Sunday, December 5, 2010

Greek Art - The Language Of Statues

Can statues really talk? Don’t answer too quickly. They do talk, only not in the way we think of verbal communication. Like a lot of art, the reason for its existence focused on providing representations of the Greek gods and goddesses.

Like so many elements of modern culture (including art, Mediterranean food, politics and more), the Greeks moved art forward by a quantum leap with their sculpture during the Archaic Period (8th to early 5th century BC). Their influence provided the foundation for the later Classical and Hellenistic Greek ages and later for the Romans. Broad, well-laid foundations last. This one did right into the western sculpture we know today.

It didn’t happen over night. And like those who came after them, the anonymous Archaic Greek sculptors built on the work of the Egyptians. Perhaps because of this, the early Greek statues depicted rigid, unnatural forms similar to today’s mannequin—feet together and a blank stare on their faces. But even this was a tremendous advance because the Greeks of the Archaic Period were the first to create free-standing statues. The Greeks eventually did away with colorful adornment via paints and dyes. They paid more attention to the details of facial feature and the anatomical construction.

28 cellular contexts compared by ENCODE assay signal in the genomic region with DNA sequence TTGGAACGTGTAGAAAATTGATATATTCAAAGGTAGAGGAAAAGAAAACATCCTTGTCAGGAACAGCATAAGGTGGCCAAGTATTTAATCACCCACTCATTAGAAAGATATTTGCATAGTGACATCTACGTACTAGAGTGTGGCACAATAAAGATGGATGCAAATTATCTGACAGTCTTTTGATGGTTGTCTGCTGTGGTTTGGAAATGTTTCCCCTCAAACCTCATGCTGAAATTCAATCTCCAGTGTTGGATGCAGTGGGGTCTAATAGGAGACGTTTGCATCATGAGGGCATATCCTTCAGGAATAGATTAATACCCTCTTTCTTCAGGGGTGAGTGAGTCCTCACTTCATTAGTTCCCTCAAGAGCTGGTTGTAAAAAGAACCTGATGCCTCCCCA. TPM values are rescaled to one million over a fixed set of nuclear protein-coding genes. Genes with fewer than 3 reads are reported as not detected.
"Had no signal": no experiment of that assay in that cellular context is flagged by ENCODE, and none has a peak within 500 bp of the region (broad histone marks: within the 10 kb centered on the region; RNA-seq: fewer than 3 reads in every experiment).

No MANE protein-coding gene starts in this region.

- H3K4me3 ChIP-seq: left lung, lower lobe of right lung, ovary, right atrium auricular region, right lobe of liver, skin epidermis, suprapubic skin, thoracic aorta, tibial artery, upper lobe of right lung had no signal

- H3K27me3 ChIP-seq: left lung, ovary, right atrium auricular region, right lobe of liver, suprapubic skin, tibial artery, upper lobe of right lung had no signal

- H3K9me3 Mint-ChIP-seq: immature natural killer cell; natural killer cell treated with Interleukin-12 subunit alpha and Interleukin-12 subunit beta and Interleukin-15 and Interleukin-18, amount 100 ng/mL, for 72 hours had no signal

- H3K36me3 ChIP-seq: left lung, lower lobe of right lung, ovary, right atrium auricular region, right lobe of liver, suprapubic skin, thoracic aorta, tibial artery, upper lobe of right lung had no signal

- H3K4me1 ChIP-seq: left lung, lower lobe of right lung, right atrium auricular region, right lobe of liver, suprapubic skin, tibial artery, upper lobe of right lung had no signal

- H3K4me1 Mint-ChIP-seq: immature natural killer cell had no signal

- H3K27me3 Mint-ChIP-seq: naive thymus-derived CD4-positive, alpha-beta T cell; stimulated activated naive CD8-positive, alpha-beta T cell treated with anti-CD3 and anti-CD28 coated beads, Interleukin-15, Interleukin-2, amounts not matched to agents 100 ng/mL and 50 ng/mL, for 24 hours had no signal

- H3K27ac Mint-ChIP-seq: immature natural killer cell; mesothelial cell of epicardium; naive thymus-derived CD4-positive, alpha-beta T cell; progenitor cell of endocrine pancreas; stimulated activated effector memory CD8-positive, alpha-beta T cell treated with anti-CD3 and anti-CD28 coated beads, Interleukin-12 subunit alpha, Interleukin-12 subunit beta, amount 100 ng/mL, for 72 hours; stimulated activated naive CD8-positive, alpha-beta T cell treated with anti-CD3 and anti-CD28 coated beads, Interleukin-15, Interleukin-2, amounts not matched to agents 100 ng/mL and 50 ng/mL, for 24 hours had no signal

Look a little closer and you’ll hear better. The sculpture Kritios Boy (c. 480 BC) depicts a young man standing at rest. His body language tells us he’s on his way to somewhere—the position of his legs for the implied weight shift of walking and the subtle motion of the hips. The Greeks captured the fluidity of movement in most of their statuary.

The high point of Greek sculpture came during the Hellenistic Period (late 4th—1st Century BC). The ideas and techniques of the previous centuries blossomed to true greatness when the emphasis went onto the dynamic and extreme poses. The epitome of Hellenistic art shines in Nike of Samothrace—you can hear the wind blowing the folds of her clothing and through the feathers of the extended wings.

Perhaps the most talkative of the statues is named Laocoön, which shows the tormented Trojan priest Laocoön and his two sons in a battle to the death with sea serpents intent on strangling them. This was heavy penalty for offending Apollo or Poseidon (the history isn’t clear) by warning Troy about a wooden horse. Just looking at their faces and the strain of their bodies shouts to us.

But you won’t need to shout when you take a break from the culturally rich world of Greek statuary at Ziziki’s. Our Dallas Greek restaurants provide plenty of culinary communication. Just peruse a Greek art book—after you examine our delicious Greek menu and enjoy a scrumptious meal.

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